Local farmers would see a boost in produce sales under a farm bill promoted today in Toledo by U.S. Sen. Sherrod Brown (D., Ohio), if the $120 million-per-year initiative makes it through a politically divided Congress.
Senator Brown joined with Toledo restaurateur Marty Lahey and two area farmers in the cafeteria of the Toledo School for the Arts to promote the legislation.
The Local Farms, Food, and Jobs Act would encourage schools to buy locally grown fruits and vegetables by allowing school districts to spend a portion of federal funds for free and reduced school lunches on locally-grown fruits and vegetables, rather than USDA commodities.
Senator Brown said the benefits would include students eating healthier foods, local growers and food providers getting more business, and less damage to the environment from the shipping and packaging associated with factory farming.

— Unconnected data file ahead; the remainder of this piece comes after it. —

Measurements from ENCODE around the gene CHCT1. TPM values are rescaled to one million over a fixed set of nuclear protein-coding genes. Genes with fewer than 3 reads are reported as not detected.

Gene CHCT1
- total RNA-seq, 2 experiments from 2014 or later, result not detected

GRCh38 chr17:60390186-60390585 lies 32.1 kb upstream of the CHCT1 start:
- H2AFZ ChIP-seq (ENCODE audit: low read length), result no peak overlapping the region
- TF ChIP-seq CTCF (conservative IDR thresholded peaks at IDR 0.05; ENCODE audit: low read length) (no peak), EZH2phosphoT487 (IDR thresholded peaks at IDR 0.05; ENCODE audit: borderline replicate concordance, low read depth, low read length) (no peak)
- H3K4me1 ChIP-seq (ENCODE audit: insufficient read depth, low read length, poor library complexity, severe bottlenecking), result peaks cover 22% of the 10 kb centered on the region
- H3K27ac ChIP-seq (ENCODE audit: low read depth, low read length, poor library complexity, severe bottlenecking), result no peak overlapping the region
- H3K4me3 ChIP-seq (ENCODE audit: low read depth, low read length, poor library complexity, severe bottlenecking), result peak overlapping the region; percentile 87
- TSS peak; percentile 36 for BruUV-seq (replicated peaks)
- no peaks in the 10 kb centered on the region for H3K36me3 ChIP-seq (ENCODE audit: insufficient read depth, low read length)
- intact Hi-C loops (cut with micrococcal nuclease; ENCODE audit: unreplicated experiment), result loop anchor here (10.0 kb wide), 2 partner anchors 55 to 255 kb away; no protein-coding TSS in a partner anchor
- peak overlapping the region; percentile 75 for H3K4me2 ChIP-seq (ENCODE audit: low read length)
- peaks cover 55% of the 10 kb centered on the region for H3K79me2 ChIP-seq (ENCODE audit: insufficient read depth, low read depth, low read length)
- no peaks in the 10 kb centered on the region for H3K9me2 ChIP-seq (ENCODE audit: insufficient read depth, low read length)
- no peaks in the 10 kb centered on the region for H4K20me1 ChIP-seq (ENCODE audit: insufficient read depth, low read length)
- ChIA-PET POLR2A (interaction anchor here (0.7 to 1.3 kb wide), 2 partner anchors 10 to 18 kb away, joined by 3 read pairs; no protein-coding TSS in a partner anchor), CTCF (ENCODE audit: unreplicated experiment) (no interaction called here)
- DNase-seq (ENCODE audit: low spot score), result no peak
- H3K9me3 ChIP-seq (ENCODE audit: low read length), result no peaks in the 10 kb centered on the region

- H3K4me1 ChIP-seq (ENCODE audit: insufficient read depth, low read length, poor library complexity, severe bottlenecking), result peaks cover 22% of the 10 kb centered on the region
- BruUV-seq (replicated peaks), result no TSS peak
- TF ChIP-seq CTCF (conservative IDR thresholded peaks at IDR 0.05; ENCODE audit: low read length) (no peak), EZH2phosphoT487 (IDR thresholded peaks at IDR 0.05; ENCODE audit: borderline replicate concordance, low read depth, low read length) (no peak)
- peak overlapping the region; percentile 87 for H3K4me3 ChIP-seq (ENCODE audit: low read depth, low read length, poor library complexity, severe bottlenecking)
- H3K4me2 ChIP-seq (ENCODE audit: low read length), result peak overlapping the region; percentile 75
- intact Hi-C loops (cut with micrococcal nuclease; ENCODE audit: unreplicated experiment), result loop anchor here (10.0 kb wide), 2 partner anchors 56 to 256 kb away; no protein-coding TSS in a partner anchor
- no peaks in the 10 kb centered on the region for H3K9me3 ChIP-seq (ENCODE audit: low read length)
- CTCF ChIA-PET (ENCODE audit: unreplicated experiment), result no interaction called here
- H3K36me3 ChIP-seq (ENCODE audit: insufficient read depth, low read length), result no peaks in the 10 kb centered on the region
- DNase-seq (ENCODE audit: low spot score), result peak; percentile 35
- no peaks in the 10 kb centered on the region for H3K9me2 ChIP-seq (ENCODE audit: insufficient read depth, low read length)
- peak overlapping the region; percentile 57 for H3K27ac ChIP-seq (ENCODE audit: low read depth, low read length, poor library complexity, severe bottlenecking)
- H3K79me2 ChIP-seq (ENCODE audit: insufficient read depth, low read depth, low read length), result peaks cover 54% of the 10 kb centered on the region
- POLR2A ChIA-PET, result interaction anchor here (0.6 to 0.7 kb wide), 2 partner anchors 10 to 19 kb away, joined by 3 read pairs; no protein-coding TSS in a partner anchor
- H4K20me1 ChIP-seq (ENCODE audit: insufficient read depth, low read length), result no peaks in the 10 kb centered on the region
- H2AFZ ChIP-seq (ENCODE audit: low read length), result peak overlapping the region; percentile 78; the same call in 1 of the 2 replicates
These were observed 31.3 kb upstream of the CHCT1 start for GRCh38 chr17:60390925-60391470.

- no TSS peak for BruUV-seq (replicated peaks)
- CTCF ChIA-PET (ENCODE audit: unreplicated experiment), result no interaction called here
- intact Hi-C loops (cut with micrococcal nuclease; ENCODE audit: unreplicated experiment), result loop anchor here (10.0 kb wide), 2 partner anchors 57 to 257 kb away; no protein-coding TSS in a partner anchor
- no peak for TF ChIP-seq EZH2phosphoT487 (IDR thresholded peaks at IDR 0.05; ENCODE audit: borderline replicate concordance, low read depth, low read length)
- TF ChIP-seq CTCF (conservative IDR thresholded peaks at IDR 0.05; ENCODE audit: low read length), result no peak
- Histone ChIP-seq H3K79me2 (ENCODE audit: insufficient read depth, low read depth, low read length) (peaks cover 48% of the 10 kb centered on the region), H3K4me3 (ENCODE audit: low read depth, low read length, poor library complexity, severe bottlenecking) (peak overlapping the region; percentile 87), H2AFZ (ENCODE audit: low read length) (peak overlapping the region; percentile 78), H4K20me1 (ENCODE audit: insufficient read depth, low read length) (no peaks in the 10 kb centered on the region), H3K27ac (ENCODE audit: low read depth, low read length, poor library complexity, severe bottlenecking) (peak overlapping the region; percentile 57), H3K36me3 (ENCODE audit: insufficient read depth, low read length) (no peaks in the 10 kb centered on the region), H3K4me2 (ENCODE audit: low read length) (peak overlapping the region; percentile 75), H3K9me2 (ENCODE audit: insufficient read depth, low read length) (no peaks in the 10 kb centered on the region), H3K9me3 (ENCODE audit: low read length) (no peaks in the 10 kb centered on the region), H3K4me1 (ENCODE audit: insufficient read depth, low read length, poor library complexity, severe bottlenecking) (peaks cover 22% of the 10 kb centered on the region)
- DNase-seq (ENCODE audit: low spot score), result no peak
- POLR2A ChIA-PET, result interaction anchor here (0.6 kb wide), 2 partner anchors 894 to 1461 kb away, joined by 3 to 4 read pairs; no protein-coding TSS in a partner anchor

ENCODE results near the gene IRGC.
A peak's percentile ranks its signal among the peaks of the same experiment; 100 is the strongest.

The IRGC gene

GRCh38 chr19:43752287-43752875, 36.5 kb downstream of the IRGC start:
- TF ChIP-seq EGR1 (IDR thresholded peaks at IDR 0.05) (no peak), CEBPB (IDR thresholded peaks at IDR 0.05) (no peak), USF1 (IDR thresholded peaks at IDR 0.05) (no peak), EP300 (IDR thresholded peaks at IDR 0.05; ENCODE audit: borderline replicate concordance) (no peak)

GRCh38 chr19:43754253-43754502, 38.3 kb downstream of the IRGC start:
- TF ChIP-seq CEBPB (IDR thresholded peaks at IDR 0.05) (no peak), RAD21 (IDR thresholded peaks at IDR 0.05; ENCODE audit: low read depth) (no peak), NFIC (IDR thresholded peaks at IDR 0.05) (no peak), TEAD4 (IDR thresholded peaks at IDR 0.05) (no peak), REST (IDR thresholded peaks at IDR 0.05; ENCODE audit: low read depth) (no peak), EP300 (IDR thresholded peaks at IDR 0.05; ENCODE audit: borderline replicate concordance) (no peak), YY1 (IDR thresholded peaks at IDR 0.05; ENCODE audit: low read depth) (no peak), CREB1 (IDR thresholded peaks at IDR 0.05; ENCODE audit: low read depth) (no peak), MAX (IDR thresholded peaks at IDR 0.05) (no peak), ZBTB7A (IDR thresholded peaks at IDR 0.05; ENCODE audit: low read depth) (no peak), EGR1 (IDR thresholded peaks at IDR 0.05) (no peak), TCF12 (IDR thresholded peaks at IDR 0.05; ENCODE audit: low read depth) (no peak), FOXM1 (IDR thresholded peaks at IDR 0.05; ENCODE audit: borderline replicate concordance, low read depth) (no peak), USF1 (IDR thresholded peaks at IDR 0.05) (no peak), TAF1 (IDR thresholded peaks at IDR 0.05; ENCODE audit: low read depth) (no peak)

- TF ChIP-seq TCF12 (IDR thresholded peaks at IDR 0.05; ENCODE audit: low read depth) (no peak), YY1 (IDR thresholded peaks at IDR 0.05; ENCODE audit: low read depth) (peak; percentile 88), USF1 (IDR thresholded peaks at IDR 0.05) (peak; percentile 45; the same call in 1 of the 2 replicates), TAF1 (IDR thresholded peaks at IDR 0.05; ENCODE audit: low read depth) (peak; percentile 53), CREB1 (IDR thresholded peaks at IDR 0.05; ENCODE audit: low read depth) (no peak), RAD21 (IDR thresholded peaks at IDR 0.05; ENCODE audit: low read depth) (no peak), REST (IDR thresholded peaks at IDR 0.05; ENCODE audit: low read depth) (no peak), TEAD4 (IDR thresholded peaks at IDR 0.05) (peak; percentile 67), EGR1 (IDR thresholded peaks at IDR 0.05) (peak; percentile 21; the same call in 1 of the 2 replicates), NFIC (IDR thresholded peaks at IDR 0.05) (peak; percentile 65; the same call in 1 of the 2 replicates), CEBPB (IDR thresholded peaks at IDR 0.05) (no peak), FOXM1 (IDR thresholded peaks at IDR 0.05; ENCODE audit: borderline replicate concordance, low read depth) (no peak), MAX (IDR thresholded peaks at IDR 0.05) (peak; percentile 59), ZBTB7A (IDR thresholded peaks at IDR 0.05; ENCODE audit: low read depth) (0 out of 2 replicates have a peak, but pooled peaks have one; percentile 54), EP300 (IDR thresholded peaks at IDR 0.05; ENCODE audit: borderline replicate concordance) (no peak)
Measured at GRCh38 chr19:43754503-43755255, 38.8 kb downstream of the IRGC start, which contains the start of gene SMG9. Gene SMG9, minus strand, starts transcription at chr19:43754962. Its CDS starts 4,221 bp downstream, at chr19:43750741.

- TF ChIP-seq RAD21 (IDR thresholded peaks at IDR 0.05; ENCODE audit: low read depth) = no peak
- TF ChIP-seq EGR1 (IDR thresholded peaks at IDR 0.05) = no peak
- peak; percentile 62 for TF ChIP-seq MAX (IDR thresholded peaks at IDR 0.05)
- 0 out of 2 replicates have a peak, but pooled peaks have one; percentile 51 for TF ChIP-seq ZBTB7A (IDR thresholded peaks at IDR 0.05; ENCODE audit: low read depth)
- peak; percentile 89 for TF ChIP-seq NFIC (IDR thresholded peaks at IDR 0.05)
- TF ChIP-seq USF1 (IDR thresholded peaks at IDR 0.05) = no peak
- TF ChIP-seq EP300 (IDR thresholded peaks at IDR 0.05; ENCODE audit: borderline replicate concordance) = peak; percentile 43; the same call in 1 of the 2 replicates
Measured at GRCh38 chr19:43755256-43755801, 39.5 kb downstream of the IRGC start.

According to Mr. Brown, the act would cost up to $2 billion over 10 years and would be paid for by phasing out an estimated $22 billion in farm subsidies. The proposal made it through the Democratic-controlled Senate last year with 70 out of 100 votes but it died in the Republican-controlled House of Representatives. Mr. Brown said committee work to re-introduce the bill and try again to pass it starts next week.
“By increasing access to fresh local foods, we can expand markets for Ohio’s agricultural producers while improving health, creating jobs, and strengthening our economy,” Mr. Brown said.
Mr. Lahey, owner of Manhattan's Restaurant, has catered lunches at the Toledo School for the Arts charter school in downtown Toledo for the last seven years, as well as at six other schools.
"We've seen a growing demand in the restaurant for fresher, more local fruits and vegetables," Mr. Lahey said. "The bill the senator's talking about would help move in that direction."
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